The committee's director Kevin McLaughlin, per the Post, explained last week that Trump is "losing Arizona" where "we think that he and [Sen. Martha McSally (R-Ariz.)] are very intrinsically tied together." With Trump down, McSally's Democratic challenger, Mark Kelly, is viewed by both sides as the favorite to take the seat.

In Georgia, another state in which the presidential race and not one, but two Senate races are tightly contested, NRSC strategists believed the Democratic presidential nominee, former Vice President Joe Biden, was polling at 50 percent at one point, which they reportedly found "terrifying."

Even in a state like Alaska which has reliably voted Republican for president since 1964, the NRSC reportedly found that Trump was actually losing at one point this month. Although that seems to be an unlikely result once the ballots are in, it did force the party's campaign arm to spend more on Sen. Dan Sullivan's (R-Alaska) re-election bid there. "You should've seen those [polls] three weeks ago when we had the president down," McLuaghlin said, explaining that Trump's drop sunk Sullivan, as well. "I mean it's not because of Dan Sullivan. I'm just telling you." Read more at The Washington Post. Tim O'Donnell

10:33 a.m.

Sean Connery has died, his family confirmed Saturday. He was 90. A cause of death wasn't immediately known, but Variety notes it was believed the actor had been unwell for some time.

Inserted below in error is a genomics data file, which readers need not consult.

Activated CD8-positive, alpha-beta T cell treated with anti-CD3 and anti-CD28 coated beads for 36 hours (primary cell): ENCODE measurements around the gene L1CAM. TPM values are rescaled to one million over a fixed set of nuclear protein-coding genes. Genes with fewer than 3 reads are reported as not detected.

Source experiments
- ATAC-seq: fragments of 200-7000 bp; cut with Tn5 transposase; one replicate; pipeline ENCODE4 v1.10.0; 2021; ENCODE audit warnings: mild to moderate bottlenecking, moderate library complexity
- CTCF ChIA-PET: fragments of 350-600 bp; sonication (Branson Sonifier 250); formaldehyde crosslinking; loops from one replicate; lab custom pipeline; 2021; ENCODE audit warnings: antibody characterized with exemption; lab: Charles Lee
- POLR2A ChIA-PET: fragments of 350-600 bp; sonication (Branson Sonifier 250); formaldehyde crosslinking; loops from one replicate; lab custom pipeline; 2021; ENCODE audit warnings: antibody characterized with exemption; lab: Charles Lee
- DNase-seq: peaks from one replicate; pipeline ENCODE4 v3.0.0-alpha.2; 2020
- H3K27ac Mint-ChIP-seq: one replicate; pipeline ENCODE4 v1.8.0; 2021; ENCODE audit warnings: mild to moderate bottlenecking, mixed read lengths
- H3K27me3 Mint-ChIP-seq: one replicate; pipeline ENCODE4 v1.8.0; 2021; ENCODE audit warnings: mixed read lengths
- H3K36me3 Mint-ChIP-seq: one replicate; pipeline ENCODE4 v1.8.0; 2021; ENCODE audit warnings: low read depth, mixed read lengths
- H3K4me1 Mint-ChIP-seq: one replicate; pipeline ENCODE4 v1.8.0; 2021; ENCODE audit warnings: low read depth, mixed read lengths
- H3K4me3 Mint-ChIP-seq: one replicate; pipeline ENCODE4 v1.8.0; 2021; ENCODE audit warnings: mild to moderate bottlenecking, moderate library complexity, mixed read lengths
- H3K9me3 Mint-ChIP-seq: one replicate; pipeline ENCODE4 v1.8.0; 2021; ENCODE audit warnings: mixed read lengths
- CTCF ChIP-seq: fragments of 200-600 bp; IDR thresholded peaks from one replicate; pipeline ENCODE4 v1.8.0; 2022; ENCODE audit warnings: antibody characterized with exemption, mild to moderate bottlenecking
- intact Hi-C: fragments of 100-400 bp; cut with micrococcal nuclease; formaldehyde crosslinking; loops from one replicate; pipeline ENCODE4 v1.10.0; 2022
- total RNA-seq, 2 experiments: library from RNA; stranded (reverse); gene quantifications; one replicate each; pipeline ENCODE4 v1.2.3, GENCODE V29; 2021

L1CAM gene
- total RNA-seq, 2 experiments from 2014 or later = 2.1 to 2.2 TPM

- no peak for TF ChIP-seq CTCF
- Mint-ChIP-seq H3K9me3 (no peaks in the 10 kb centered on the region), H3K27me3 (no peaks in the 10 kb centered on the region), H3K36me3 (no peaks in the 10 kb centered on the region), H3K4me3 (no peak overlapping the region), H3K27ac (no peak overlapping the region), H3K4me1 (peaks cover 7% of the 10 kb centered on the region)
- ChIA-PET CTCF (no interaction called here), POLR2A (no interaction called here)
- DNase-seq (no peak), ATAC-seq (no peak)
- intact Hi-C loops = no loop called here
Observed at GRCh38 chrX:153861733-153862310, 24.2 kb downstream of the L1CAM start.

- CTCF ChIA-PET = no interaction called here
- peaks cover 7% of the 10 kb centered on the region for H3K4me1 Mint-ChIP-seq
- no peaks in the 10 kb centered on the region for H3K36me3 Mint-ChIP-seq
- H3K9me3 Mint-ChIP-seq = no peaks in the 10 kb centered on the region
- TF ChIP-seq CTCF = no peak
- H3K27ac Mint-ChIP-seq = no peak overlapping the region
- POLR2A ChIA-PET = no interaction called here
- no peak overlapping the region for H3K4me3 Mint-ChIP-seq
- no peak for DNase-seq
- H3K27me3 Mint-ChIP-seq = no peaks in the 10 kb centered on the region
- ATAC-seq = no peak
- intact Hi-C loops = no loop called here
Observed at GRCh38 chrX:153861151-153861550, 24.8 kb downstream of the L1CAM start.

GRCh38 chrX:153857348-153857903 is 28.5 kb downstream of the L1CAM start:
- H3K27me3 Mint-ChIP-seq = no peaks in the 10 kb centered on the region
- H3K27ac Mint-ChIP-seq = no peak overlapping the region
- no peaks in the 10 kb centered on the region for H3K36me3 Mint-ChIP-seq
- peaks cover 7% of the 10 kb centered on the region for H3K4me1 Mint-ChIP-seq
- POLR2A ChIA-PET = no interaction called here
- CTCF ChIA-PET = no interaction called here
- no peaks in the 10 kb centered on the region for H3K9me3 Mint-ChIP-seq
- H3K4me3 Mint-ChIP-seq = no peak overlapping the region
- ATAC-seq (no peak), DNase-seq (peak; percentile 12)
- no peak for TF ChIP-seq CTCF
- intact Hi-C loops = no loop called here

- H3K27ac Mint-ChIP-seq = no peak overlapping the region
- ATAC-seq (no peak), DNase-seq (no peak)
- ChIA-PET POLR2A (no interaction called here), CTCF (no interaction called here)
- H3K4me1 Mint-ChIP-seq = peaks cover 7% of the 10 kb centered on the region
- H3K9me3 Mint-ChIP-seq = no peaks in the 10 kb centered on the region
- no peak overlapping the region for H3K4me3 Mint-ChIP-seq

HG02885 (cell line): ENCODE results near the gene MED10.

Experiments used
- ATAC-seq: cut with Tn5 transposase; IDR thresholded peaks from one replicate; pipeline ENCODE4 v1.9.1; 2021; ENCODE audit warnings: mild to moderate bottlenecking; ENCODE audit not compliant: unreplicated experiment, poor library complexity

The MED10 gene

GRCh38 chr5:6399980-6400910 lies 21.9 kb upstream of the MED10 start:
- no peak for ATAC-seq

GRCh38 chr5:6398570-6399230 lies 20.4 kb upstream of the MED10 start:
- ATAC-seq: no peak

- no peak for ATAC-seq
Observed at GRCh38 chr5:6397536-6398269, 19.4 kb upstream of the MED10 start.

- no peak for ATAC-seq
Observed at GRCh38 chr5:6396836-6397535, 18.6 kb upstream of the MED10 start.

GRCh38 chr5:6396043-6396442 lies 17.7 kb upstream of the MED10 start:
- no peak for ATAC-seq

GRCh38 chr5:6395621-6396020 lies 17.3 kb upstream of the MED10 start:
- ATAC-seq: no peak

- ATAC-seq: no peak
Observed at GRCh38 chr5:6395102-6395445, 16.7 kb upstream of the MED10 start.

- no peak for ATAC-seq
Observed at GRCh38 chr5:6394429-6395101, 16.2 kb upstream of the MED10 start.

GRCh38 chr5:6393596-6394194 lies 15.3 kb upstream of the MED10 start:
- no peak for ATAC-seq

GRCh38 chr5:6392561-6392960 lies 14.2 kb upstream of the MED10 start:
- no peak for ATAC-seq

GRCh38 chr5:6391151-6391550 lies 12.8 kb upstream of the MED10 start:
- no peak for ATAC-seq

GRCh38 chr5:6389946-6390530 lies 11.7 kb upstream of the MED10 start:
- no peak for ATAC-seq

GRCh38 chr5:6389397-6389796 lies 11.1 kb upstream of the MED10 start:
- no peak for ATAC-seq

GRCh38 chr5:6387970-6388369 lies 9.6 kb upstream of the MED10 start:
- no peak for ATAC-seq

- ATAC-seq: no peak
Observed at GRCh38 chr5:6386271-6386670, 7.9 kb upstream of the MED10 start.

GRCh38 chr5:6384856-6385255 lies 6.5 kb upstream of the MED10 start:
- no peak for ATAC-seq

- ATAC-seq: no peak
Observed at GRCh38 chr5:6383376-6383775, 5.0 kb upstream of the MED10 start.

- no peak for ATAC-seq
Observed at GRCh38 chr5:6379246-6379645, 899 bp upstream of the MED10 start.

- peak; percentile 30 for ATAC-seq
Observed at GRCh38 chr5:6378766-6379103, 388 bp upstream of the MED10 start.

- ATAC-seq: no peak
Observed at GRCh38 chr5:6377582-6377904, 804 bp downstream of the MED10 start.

The Scottish-born Connery was well-known for his James Bond portrayal and is considered one of the best actors to take on the iconic role. Indeed, a Radio Times United Kingdom poll revealed Connery as the country's favorite Bond after he took home 56 percent of the vote. But his movie career spanned decades and included several other memorable parts in films like The Name of the Rose and The Untouchables, for which he won a BAFTA and an Oscar, respectively.

In a statement, Bond producers Michael G. Wilson and Barbara Broccoli said Connery "was and shall always be remembered as the original James Bond" and his "gritty and witty portrayal of the sexy and charismatic secret agent ... is undoubtedly largely responsible for the success of the film series." Read more at Variety and CNN. Tim O'Donnell

8:01 a.m.

The United States on Friday set another daily coronavirus infection record, tallying more than 99,000 new cases in a 24-hour period. That is also the highest single-day figure for a country since the pandemic began, surpassing India's previous mark of 97,894 cases.

This week, with the presidential election swiftly approaching, many states recorded their worst seven-day stretch of new infections, and 16 reported daily records Friday. The current wave is more widespread than previous ones and does not have an epicenter, though South Dakota and North Dakota are ranked first and second in recent cases per capita, and there are several other hot spots in the Midwest.

The rise in hospitalizations and deaths may be less striking than the case numbers, but both are trending upward, The New York Times reports. More than 46,600 people were hospitalized with COVID-19 on Friday, a 25 percent increase over the past two weeks, and more than 970 people died. Over the past week, the average number of fatalities per day was around 800, up from 700 a month ago.

Overall, the U.S. surpassed 9 million infections, which still leads the world, but it's far from the only country struggling with the virus. Belgium became the latest European country to announce a new national lockdown Friday, while British Prime Minister Boris Johnson is considering one for England next week. Read more at The Washington Post and The New York Times. Tim O'Donnell